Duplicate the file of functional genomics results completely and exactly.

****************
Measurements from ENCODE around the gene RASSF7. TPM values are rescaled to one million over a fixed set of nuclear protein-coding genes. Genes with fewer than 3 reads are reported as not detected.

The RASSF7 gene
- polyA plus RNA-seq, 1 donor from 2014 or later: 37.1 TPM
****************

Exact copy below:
Measurements from ENCODE around the gene RASSF7. TPM values are rescaled to one million over a fixed set of nuclear protein-coding genes. Genes with fewer than 3 reads are reported as not detected.

The RASSF7 gene
- polyA plus RNA-seq, 1 donor from 2014 or later: 37.1 TPM